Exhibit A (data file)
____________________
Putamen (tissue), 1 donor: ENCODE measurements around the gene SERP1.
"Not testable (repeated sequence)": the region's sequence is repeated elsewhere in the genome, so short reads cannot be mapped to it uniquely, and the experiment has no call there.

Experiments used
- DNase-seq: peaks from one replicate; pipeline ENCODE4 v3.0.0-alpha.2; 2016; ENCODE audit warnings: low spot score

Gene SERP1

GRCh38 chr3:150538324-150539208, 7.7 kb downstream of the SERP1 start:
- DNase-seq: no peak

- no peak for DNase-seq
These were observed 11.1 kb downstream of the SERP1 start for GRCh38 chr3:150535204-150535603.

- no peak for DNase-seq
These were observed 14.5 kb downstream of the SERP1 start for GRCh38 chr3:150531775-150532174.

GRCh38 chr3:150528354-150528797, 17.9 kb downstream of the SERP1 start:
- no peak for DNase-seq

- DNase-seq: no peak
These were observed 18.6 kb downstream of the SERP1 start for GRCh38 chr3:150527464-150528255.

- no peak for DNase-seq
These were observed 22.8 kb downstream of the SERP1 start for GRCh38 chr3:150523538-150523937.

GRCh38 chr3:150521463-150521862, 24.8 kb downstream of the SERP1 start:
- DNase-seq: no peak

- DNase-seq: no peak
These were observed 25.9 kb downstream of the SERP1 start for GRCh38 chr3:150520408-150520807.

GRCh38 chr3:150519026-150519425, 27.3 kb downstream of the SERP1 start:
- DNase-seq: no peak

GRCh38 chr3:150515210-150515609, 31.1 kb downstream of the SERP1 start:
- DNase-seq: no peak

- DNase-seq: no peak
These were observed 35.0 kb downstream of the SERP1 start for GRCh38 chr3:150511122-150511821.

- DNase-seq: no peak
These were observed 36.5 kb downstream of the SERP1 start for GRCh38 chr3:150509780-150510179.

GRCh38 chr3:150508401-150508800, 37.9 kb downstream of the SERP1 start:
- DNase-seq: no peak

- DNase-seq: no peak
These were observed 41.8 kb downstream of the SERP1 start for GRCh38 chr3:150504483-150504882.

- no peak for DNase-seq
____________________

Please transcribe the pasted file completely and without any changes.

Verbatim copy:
Putamen (tissue), 1 donor: ENCODE measurements around the gene SERP1.
"Not testable (repeated sequence)": the region's sequence is repeated elsewhere in the genome, so short reads cannot be mapped to it uniquely, and the experiment has no call there.

Experiments used
- DNase-seq: peaks from one replicate; pipeline ENCODE4 v3.0.0-alpha.2; 2016; ENCODE audit warnings: low spot score

Gene SERP1

GRCh38 chr3:150538324-150539208, 7.7 kb downstream of the SERP1 start:
- DNase-seq: no peak

- no peak for DNase-seq
These were observed 11.1 kb downstream of the SERP1 start for GRCh38 chr3:150535204-150535603.

- no peak for DNase-seq
These were observed 14.5 kb downstream of the SERP1 start for GRCh38 chr3:150531775-150532174.

GRCh38 chr3:150528354-150528797, 17.9 kb downstream of the SERP1 start:
- no peak for DNase-seq

- DNase-seq: no peak
These were observed 18.6 kb downstream of the SERP1 start for GRCh38 chr3:150527464-150528255.

- no peak for DNase-seq
These were observed 22.8 kb downstream of the SERP1 start for GRCh38 chr3:150523538-150523937.

GRCh38 chr3:150521463-150521862, 24.8 kb downstream of the SERP1 start:
- DNase-seq: no peak

- DNase-seq: no peak
These were observed 25.9 kb downstream of the SERP1 start for GRCh38 chr3:150520408-150520807.

GRCh38 chr3:150519026-150519425, 27.3 kb downstream of the SERP1 start:
- DNase-seq: no peak

GRCh38 chr3:150515210-150515609, 31.1 kb downstream of the SERP1 start:
- DNase-seq: no peak

- DNase-seq: no peak
These were observed 35.0 kb downstream of the SERP1 start for GRCh38 chr3:150511122-150511821.

- DNase-seq: no peak
These were observed 36.5 kb downstream of the SERP1 start for GRCh38 chr3:150509780-150510179.

GRCh38 chr3:150508401-150508800, 37.9 kb downstream of the SERP1 start:
- DNase-seq: no peak

- DNase-seq: no peak
These were observed 41.8 kb downstream of the SERP1 start for GRCh38 chr3:150504483-150504882.

- no peak for DNase-seq